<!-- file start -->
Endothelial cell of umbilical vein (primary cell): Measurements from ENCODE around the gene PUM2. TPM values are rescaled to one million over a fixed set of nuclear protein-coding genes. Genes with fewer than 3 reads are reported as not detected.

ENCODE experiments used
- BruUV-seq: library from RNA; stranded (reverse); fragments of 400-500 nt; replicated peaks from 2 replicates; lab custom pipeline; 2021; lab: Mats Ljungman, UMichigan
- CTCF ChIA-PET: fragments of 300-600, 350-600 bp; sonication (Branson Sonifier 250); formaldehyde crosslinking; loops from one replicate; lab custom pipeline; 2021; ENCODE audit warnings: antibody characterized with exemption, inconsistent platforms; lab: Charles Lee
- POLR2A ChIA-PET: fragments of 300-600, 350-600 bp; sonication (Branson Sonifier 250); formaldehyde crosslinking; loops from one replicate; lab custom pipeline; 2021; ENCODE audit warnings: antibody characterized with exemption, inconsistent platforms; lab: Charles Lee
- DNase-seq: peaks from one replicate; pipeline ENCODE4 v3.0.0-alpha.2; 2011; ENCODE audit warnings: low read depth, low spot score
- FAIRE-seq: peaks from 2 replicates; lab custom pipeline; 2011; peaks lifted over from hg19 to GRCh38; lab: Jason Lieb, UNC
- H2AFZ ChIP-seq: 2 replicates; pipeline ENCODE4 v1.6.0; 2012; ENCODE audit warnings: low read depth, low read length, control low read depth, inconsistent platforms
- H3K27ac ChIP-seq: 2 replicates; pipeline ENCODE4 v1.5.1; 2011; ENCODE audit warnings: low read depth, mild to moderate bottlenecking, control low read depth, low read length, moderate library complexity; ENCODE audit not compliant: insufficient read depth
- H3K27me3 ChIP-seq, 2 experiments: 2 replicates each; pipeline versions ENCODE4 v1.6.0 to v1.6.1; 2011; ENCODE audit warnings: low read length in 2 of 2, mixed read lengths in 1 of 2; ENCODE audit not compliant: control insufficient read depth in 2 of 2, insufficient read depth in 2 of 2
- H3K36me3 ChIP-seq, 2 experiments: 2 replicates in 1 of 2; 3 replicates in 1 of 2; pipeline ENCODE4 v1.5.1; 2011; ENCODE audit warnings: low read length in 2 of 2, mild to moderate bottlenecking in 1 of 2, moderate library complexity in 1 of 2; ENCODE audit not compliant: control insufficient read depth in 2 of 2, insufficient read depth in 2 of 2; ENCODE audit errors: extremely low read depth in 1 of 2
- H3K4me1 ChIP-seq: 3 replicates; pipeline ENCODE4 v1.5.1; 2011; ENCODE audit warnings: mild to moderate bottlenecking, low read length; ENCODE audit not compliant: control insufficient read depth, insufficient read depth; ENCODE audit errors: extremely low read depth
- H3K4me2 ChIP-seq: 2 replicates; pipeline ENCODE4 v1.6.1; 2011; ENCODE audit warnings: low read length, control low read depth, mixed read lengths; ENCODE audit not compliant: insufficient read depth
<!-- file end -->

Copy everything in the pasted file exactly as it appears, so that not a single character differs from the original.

Endothelial cell of umbilical vein (primary cell): Measurements from ENCODE around the gene PUM2. TPM values are rescaled to one million over a fixed set of nuclear protein-coding genes. Genes with fewer than 3 reads are reported as not detected.

ENCODE experiments used
- BruUV-seq: library from RNA; stranded (reverse); fragments of 400-500 nt; replicated peaks from 2 replicates; lab custom pipeline; 2021; lab: Mats Ljungman, UMichigan
- CTCF ChIA-PET: fragments of 300-600, 350-600 bp; sonication (Branson Sonifier 250); formaldehyde crosslinking; loops from one replicate; lab custom pipeline; 2021; ENCODE audit warnings: antibody characterized with exemption, inconsistent platforms; lab: Charles Lee
- POLR2A ChIA-PET: fragments of 300-600, 350-600 bp; sonication (Branson Sonifier 250); formaldehyde crosslinking; loops from one replicate; lab custom pipeline; 2021; ENCODE audit warnings: antibody characterized with exemption, inconsistent platforms; lab: Charles Lee
- DNase-seq: peaks from one replicate; pipeline ENCODE4 v3.0.0-alpha.2; 2011; ENCODE audit warnings: low read depth, low spot score
- FAIRE-seq: peaks from 2 replicates; lab custom pipeline; 2011; peaks lifted over from hg19 to GRCh38; lab: Jason Lieb, UNC
- H2AFZ ChIP-seq: 2 replicates; pipeline ENCODE4 v1.6.0; 2012; ENCODE audit warnings: low read depth, low read length, control low read depth, inconsistent platforms
- H3K27ac ChIP-seq: 2 replicates; pipeline ENCODE4 v1.5.1; 2011; ENCODE audit warnings: low read depth, mild to moderate bottlenecking, control low read depth, low read length, moderate library complexity; ENCODE audit not compliant: insufficient read depth
- H3K27me3 ChIP-seq, 2 experiments: 2 replicates each; pipeline versions ENCODE4 v1.6.0 to v1.6.1; 2011; ENCODE audit warnings: low read length in 2 of 2, mixed read lengths in 1 of 2; ENCODE audit not compliant: control insufficient read depth in 2 of 2, insufficient read depth in 2 of 2
- H3K36me3 ChIP-seq, 2 experiments: 2 replicates in 1 of 2; 3 replicates in 1 of 2; pipeline ENCODE4 v1.5.1; 2011; ENCODE audit warnings: low read length in 2 of 2, mild to moderate bottlenecking in 1 of 2, moderate library complexity in 1 of 2; ENCODE audit not compliant: control insufficient read depth in 2 of 2, insufficient read depth in 2 of 2; ENCODE audit errors: extremely low read depth in 1 of 2
- H3K4me1 ChIP-seq: 3 replicates; pipeline ENCODE4 v1.5.1; 2011; ENCODE audit warnings: mild to moderate bottlenecking, low read length; ENCODE audit not compliant: control insufficient read depth, insufficient read depth; ENCODE audit errors: extremely low read depth
- H3K4me2 ChIP-seq: 2 replicates; pipeline ENCODE4 v1.6.1; 2011; ENCODE audit warnings: low read length, control low read depth, mixed read lengths; ENCODE audit not compliant: insufficient read depth